A survey conducted in December of last year found that the vast majority of email recipients were more likely to increase their purchases from a retailer if the email message was highly personalized based on the recipients previous shopping behaviors and preferences. The data raises an interesting question - could these highly personalized messages, which consumers are receptive to, also be used to secure express written consent, per the new Telephone Consumer Protection Act (TCPA) rules, to permit a telephone call from the retailer as well?
Let's look at the study data first.
Harris Interactive found that 81 percent of respondents to their survey said they were at least somewhat likely to make additional purchases, either online or in-store, as a result of highly targeted emails.
Further, 82 percent of those surveyed said they were somewhat willing to accept an increase in messaging; only 18 percent said they had no interest.
Some 69 percent of consumers polled agreed at some level that they were willing to share more information about their shopping preferences with retailers, in order to receive more highly personalized, more relevant, messages.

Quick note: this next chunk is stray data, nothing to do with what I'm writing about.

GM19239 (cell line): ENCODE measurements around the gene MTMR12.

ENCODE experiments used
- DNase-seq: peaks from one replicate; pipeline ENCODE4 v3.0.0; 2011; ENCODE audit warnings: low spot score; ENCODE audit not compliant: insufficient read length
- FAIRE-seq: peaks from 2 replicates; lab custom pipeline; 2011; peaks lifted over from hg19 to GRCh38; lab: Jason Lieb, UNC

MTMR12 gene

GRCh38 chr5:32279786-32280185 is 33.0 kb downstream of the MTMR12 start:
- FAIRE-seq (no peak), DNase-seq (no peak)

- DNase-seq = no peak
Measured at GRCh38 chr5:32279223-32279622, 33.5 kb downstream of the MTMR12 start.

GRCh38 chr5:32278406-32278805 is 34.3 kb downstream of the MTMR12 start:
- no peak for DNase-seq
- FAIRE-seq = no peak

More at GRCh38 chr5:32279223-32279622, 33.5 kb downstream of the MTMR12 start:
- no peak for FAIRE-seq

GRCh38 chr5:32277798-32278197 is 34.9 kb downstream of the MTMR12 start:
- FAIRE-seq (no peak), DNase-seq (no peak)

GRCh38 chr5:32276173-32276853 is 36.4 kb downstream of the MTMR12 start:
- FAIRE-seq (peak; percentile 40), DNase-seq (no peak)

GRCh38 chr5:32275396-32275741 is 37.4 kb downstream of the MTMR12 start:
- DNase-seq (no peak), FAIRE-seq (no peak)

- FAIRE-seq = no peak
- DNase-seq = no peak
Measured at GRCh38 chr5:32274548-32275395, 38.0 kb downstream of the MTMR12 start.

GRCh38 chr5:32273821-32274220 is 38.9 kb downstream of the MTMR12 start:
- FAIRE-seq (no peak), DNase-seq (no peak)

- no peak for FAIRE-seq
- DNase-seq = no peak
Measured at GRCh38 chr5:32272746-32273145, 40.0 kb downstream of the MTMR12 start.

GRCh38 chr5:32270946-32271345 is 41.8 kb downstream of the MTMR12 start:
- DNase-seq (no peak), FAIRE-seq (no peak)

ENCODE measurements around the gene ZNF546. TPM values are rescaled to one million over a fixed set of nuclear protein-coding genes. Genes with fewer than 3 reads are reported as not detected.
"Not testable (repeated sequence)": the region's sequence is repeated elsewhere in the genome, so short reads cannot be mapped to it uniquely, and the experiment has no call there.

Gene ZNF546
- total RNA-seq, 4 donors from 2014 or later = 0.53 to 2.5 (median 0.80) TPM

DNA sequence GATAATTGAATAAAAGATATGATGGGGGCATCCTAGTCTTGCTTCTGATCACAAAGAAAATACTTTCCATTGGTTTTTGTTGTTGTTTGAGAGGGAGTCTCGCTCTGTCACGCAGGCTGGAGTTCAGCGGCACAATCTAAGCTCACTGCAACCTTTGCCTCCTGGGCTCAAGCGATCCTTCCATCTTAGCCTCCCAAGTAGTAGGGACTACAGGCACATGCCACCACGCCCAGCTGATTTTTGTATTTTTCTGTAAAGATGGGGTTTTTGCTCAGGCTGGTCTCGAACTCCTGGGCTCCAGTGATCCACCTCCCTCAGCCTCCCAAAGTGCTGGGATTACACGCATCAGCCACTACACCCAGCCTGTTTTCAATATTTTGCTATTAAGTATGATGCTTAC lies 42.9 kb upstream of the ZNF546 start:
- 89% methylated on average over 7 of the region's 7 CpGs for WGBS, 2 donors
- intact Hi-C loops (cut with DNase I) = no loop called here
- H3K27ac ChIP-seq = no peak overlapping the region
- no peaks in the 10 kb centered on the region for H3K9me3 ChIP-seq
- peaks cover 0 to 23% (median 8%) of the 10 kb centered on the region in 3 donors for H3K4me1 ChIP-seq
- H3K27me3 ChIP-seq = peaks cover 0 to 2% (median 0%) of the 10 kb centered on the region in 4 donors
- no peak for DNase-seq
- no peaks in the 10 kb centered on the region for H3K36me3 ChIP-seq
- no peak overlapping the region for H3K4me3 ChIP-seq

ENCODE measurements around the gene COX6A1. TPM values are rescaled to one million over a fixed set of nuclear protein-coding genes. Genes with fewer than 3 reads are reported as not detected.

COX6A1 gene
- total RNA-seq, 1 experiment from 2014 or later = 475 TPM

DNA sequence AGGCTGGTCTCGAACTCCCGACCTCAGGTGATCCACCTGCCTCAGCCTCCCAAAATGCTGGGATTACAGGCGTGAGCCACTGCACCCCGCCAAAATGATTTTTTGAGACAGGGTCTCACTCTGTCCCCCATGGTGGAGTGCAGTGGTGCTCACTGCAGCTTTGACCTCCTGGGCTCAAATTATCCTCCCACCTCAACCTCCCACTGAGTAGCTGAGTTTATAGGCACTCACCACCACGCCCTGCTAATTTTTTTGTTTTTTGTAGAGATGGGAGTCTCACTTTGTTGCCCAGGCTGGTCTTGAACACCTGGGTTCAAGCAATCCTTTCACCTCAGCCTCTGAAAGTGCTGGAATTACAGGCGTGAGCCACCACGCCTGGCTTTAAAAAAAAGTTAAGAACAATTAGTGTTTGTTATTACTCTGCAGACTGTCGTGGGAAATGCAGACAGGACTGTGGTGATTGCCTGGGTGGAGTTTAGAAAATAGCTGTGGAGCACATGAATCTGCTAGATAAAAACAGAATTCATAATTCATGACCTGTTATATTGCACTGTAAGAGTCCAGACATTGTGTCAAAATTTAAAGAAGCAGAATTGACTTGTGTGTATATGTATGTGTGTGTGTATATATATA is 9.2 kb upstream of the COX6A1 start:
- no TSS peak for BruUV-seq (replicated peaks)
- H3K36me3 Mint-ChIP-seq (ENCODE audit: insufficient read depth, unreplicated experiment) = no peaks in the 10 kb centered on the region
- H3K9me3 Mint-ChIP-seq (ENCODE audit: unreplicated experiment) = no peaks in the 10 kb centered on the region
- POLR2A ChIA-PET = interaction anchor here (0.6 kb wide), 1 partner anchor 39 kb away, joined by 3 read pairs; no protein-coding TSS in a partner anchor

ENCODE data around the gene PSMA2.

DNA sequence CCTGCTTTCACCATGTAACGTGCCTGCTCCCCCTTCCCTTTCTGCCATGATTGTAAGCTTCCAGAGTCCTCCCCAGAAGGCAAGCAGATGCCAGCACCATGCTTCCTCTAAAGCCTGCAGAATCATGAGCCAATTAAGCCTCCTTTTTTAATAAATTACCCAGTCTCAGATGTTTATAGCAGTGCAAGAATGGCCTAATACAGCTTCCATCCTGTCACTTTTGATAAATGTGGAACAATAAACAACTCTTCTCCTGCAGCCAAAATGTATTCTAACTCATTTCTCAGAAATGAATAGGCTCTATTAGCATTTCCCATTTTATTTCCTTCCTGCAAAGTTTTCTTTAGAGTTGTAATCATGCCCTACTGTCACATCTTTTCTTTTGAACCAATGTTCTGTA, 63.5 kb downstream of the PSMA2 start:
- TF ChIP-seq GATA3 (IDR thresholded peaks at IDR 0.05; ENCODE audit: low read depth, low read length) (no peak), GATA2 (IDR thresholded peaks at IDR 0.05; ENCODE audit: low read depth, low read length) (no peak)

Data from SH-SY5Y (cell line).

So, we have consumers who have opted into receiving emails in the first place, and are highly receptive of those emails, particularly if they can be made increasingly relevant.
How can the contact center turn this into consent to receive a telephone call too?
A Wilson Sonsini Goodrich & Rosati analysis of the changes to the Telephone Consumer Protection Act in October of last year notes that individuals signed prior express consent can take the form of an electronic or digital signature, such as the one that conforms to the E-SIGN Act.
So it would seem - and, gentle reader, this is not legal advice, you should satisfy yourself on this point with your own attorney - that it should be a simple matter to leverage those highly personalized email messages to solicit telephone opt-ins as well, confirmed with a digital signature. This telephone opt-in is also an opportunity to confirm the correct phone number by which the recipient wants to receive calls.
Naturally, the requisite disclosure that the email recipient may also receive a phone call needs to be clear and conspicuous. But it would also behoove the retailer to make clear that the purpose of the telephone calls would be to provide timely, highly relevant, information to the recipient, just as the emails do.
Ideally, a single, multichannel customer engagement platform would manage all of this, including tracking consent forms. We can help - call us.
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